North American universities and colleges have made rapid progress in ‘greening’ campuses, according to the College Sustainability Report Card 2008.
Half of the 200 institutions with the largest endowments in the US and Canada are cutting carbon emissions, a quarter have pledged to achieve carbon neutrality, more than two-thirds have green building policies and nearly a third have endowment investments in renewable energy or similar funds.
The Report Card, produced in April by the Sustainable Endowments Institute in Cambridge, Massachusetts, described a “green groundswell” on campuses: “High-performance green building standards guide new construction at 59% of schools, while 42% are using hybrid or electric vehicles in transportation fleets.
Notably, 37% of schools purchase renewable energy and 30% produce their own wind or solar energy.
A substantial 70% buy food from local farms and 64% serve fair trade coffee.
Six institutions scored an overall ‘A’ grade for campus operations and endowment practices to clinch top recognition as ‘college sustainability leaders’ – Carleton College, Dartmouth College, Harvard University, Middlebury College, University of Vermont and University of Washington.
Also, 25 achieved ‘campus sustainability leader’ status and three qualified as ‘endowment sustainability leaders’ (Carleton, Dartmouth and Williams colleges).
Altogether, 3% of institutions earned an ‘A’ grade, 28% earned a ‘B’ and 41.
5% a ‘C’.
At the bottom end of the scale were a quarter of institutions with a ‘D’ grade and four with an ‘F’ grade: Juilliard School, and Howard, Regent and Samford universities.
The College Sustainability Report Card 2008 was the second published by the institute and it examined double the number of universities and colleges than its first report.
There are 200 institutions – large and small, public and private – spread across 44 states in America and four provinces in Canada.
Together they enrol more than 4 million students and have more than $343 billion in endowment assets, or some 80% of all university endowments.
The sustainability of the institutions themselves, rather than academic focus on sustainability in research and teaching, was probed.
The idea was to identify leading institutions in terms of sustainability, which “signifies meeting the needs of the present without compromising the ability of future generations to meet their own needs”, and to provide information that would enable institutions to learn from each other and improve sustainability policies.
Through a combination of reviewing publicly available documentation and surveys, higher education institutions were graded in eight categories: administration; climate change and energy; food and recycling; green building; transportation; endowment transparency; investment priorities; and shareholder engagement.
The findings were generally positive, with 68% of institutions improving their overall grade from a ‘C’ to a ‘C+’ average and 13% improving by at least one full grade.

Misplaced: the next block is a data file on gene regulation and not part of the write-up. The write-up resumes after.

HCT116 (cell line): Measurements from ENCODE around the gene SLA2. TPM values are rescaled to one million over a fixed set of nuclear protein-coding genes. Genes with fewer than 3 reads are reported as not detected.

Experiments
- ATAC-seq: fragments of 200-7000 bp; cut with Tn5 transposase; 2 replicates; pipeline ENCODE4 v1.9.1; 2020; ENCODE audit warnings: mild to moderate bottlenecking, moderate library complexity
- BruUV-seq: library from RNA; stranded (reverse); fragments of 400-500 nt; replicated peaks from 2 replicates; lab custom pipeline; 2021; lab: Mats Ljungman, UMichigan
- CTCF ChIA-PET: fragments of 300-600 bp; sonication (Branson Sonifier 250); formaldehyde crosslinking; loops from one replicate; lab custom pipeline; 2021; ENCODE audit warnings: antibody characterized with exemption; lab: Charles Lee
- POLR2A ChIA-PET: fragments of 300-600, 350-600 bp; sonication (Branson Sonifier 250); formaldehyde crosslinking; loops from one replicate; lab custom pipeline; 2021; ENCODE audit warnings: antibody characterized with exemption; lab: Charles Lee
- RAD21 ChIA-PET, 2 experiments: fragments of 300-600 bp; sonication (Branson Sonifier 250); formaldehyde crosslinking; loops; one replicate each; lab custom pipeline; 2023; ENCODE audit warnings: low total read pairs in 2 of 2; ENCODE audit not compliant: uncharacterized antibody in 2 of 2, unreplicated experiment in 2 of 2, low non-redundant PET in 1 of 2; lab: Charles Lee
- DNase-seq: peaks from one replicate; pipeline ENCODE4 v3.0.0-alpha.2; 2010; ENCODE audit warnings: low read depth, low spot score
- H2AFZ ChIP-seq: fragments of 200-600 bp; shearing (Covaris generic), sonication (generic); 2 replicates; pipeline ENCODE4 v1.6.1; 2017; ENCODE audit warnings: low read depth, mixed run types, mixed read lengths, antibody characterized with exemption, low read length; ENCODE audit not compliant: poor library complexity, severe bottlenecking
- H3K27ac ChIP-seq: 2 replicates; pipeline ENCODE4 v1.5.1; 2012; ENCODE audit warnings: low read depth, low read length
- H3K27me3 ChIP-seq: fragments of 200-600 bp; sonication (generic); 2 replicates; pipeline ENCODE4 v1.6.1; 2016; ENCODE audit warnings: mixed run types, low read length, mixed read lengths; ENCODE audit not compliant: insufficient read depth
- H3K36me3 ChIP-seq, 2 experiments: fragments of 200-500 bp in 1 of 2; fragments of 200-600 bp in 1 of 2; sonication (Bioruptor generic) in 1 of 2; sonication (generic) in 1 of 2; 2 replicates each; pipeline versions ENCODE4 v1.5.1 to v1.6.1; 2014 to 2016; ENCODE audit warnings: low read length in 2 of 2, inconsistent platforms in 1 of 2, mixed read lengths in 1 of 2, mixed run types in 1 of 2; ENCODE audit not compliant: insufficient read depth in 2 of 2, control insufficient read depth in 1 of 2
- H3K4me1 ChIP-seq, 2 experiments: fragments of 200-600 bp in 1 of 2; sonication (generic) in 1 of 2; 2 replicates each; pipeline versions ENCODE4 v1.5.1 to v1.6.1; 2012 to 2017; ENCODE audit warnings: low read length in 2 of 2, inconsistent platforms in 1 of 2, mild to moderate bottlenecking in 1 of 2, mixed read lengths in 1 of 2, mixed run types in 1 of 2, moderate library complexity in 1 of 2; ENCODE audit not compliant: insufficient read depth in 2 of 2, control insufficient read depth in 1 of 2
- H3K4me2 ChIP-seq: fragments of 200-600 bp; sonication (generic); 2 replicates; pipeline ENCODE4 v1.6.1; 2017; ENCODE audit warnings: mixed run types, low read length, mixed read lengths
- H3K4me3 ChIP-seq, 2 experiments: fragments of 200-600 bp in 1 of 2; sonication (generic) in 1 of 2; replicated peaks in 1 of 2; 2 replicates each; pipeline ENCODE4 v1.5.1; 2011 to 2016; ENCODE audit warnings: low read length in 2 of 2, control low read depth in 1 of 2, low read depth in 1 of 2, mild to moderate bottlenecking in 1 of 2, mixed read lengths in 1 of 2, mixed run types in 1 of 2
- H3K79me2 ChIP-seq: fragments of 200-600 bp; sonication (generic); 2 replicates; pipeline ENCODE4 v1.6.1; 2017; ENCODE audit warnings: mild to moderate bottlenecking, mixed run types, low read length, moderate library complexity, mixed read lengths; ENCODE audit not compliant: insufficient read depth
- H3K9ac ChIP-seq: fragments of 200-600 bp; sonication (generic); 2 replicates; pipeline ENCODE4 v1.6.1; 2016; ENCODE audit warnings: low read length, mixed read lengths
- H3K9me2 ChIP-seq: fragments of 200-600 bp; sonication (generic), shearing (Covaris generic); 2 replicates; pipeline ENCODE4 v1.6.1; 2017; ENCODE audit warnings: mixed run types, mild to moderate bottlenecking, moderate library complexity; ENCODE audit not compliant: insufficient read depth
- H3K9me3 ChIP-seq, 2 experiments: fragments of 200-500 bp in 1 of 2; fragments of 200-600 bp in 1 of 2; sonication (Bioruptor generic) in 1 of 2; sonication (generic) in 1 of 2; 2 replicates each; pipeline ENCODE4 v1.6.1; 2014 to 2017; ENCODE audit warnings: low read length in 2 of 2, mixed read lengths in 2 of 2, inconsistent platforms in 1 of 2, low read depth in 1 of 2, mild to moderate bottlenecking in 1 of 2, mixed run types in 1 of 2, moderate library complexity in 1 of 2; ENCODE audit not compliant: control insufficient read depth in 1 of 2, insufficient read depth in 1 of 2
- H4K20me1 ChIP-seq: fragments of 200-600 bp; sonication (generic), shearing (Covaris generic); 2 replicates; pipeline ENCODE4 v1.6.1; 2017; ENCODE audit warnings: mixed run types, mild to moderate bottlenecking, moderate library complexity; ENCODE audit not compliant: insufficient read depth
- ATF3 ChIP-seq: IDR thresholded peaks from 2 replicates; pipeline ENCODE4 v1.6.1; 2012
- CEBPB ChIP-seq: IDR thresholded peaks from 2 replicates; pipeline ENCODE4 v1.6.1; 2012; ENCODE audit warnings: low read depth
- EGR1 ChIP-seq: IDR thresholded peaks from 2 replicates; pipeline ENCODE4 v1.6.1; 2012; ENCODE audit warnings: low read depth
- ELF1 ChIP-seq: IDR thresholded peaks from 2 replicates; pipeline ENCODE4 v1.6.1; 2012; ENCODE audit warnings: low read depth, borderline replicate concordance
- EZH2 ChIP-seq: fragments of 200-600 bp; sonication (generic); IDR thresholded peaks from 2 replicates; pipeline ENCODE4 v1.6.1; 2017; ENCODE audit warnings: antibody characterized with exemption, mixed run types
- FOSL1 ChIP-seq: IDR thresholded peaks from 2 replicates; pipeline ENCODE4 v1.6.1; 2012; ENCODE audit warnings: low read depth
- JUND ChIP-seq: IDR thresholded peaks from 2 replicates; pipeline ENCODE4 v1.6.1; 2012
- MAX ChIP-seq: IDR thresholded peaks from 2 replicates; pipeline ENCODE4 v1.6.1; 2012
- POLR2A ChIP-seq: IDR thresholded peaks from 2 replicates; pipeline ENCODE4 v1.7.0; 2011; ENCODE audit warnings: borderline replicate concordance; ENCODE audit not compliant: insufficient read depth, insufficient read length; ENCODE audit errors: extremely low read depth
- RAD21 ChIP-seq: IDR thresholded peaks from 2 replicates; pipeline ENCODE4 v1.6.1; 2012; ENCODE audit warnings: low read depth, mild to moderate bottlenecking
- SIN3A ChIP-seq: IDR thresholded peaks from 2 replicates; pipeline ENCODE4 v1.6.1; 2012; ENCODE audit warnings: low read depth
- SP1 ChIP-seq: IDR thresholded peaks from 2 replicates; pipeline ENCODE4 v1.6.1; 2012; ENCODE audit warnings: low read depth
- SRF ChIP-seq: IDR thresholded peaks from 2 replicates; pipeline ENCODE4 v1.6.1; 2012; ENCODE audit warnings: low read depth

”More schools are taking action on sustainability measures, in part reflecting increasing concern about climate change and the realities of rising oil and gas prices,” said the Report Card.
More than a third of institutions reported having full-time staff dedicated to sustainability work, and many were hiring more staff.
Dramatically, the proportion of institutions committed to reducing carbon emissions tripled, from 14% to 50%, the report said: “Notably, more than 25% of schools have committed to achieving carbon neutrality in the long-term by signing the American College and University Presidents Climate Commitment.
” As well, 37% of institutions have purchased at least some renewable energy and a third have onsite wind and-or solar energy production.
The ‘transportation’ category also saw “significant positive activity”, with hybrid or electric vehicles at 42% of institutions, biodiesel at 31% and bicycle-sharing programmes at 23%.
The percentage of institutions with green building policies grew from 48% to 69%, although many are not sufficiently comprehensive, and a “substantial” 61% have at least one building certified through the US Green Building Council’s Leadership in Energy and Environmental Design rating system or are in the process of constructing one.
There was a significant improvement in the number of institutions buying at least some food from local farms and producers, from 63% to 84%; indeed, institutions performed best in the ‘food and recycling’ category, with 29 achieving an ‘A’ grade.
The Report Card also noted: “The percentage of schools with current endowment investments in renewable energy funds, or similar investment opportunities, more than tripled from 9% to 31%.
”Institutions performed worst in the ‘shareholder engagement’ and ‘endowment transparency’ categories, scoring a ‘D-‘ average grade in the former and a ‘D’ average in the latter.
Sustainability leadership in higher education, the report argued, “entails embracing a long-term perspective and a willingness to encourage a participatory problem-solving process”, as well as leading by example and making difficult choices about the allocation of resources.
It does not necessarily require major financial resources: “Many smaller or less wealthy schools have made impressive strides.
”Mark Orlowski, Executive Director of the Sustainable Endowments Institute, concluded: “Colleges are rising to the sustainability challenge but there remains much room for innovation.
Many schools are missing opportunities to ‘connect the dots’, and bring leadership on the endowment side into alignment with existing campus sustainability efforts.
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